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Ultrasound Screening for Abdominal Aortic Aneurysm FREE

[+] Article and Author Information

The summary below is from the full report titled “Ultrasonographic Screening for Abdominal Aortic Aneurysms.” It is in the 16 September 2003 issue of Annals of Internal Medicine (volume 139, pages 516-522). The author is F.A. Lederle.


Ann Intern Med. 2003;139(6):I-56. doi:10.7326/0003-4819-139-6-200309160-00007
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What is the problem and what is known about it so far?

Abdominal aortic aneurysm (AAA) is a bulging of the main blood vessel in the abdominal area, which carries blood from the heart to the rest of the body. Aortic aneurysms are the 15th leading cause of death in the United States, occurring mostly among men older than 65 years of age and particularly in older men who smoke.

Although some patients may feel symptoms of AAAs, such as intense back or abdominal pain, most experience no symptoms. The aneurysm may grow until it bursts like a balloon. This bursting, or rupture, causes massive bleeding. Only 20% of patients survive rupture.

Physicians detect most AAAs during routine medical examination by feeling a mass in the abdomen that pulses with each heartbeat. Ultrasound is the preferred method of screening because it is accurate, well tolerated, and inexpensive. Surgery to prevent rupture consists of traditional open surgery, in which the abdomen is opened, the aneurysm removed, and a synthetic tube sewn in its place, or endovascular repair, a newer, less invasive procedure in which an expandable graft is inserted into the aneurysm.

Why did the author do this review?

Screening for AAAs has not become regular practice because the benefits compared with the risks and costs have been unclear. The author examined recent research to see whether the results justified AAA screening.

How did the author do this review?

The author identified AAA screening trials published in scientific journals since 1966 and consulted with the directors of these trials.

What did the author find?

Four large recent randomized trials of AAA screening showed a substantial reduction in AAA mortality, ranging from 21% to 68%. The data supported at least 1-time ultrasound screening for men 65 to 79 years of age who have ever smoked, with repair reserved for AAAs 5.5 cm or larger. In particular, 95% of all patients dying of AAA rupture are older than 65 years of age, and future death from AAA rupture is rare after a negative ultrasound at age 65 years. Cost data were not conclusive but supported the cost-effectiveness of routine AAA screening in men older than 65 years of age.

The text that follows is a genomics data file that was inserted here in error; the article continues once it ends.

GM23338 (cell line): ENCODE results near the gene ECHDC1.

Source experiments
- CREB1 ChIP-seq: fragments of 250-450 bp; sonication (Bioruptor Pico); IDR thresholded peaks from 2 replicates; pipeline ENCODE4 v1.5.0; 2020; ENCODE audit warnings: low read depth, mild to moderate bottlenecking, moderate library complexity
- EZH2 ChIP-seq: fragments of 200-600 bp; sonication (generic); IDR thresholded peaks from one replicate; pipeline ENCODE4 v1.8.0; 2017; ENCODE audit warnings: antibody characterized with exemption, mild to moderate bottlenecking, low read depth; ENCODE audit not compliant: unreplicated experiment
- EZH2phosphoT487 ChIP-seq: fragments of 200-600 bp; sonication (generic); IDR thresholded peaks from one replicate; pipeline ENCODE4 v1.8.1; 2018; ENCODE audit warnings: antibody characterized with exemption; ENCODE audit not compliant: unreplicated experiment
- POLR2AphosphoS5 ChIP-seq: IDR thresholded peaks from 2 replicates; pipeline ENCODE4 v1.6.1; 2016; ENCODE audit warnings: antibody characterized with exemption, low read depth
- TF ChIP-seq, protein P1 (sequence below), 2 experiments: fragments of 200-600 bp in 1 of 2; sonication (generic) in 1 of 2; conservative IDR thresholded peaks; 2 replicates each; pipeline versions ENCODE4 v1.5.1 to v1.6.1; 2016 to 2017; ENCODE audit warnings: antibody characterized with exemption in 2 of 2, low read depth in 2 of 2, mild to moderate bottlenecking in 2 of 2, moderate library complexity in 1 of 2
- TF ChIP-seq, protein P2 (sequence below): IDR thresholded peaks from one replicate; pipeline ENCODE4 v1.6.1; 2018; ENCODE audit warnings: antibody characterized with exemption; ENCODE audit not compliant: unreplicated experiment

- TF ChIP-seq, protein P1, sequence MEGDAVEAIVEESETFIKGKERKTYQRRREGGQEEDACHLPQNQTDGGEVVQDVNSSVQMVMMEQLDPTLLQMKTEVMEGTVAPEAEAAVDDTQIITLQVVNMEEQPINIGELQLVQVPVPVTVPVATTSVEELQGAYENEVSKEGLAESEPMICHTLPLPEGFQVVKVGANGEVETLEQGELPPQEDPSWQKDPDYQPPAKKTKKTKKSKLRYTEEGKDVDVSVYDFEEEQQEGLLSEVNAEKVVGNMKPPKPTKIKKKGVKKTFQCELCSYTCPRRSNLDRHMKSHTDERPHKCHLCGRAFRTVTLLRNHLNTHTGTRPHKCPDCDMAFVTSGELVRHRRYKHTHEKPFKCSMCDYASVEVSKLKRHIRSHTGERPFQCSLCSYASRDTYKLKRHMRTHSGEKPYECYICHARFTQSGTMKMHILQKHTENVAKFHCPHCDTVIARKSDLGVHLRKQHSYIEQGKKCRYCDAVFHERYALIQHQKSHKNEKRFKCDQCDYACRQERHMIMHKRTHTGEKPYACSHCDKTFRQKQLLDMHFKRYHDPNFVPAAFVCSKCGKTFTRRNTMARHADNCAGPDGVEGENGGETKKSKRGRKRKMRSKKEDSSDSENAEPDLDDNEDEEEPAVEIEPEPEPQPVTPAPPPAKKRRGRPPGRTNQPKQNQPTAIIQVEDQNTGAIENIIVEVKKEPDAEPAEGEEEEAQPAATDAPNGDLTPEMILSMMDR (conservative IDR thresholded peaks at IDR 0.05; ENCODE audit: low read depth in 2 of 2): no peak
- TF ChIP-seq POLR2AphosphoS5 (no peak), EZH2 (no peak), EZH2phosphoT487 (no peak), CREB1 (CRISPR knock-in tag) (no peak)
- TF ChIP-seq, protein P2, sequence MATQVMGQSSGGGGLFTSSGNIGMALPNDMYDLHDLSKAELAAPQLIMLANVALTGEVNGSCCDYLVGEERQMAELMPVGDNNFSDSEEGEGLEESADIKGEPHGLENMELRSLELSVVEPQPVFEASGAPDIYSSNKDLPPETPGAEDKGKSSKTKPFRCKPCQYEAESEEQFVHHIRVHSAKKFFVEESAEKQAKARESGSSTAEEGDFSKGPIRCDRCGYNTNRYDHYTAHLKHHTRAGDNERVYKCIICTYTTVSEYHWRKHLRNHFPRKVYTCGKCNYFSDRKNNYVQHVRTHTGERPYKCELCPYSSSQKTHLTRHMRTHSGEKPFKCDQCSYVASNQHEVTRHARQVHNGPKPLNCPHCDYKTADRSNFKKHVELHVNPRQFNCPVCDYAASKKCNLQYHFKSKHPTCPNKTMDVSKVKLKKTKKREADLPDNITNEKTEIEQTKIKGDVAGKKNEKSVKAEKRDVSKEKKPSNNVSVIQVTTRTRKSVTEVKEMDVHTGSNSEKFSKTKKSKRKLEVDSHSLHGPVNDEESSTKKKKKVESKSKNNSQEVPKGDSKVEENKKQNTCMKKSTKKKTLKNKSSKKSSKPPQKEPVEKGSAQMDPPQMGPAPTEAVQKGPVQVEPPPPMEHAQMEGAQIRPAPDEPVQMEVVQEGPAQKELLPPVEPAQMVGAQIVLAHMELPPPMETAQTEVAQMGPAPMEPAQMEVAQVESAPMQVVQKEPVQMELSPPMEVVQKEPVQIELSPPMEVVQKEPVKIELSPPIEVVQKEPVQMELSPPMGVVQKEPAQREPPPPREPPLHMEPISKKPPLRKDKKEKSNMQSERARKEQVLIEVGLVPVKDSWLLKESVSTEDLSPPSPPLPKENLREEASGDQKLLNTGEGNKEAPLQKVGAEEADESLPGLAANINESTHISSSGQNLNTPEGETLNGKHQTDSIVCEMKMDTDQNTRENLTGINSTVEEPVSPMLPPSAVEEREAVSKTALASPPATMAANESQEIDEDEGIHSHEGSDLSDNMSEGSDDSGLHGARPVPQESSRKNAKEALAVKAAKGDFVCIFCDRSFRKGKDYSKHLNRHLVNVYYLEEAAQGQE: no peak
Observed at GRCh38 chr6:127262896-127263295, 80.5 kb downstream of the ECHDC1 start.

Most AAAs detected at screening were smaller than 5.5 cm; management of these small AAAs should include remeasurement with ultrasound every 6 months for AAAs 4.0 to 5.5 cm and every 2 to 3 years for smaller AAAs, with repair reserved for those that enlarge beyond 5.5 cm. Elective repair of AAAs smaller than 5.5 cm did not improve survival, even in good surgical candidates.

What are the implications of this review?

Mortality associated with AAA would be reduced by AAA screening, which remains uncommon in the United States. Currently, the U.S. Preventive Services Task Force does not endorse screening, and most health plans, including Medicare, do not cover it. The author suggests that if the Task Force recommended AAA screening, health plan coverage might follow.

On the other hand, screening would identify small AAAs unlikely to rupture in the patient's lifetime but would cause worry and risk from unnecessary procedures. In the United States, physicians frequently repair AAAs smaller than 5.5 cm, and elective repair results in 1 in 6 AAA-related deaths.

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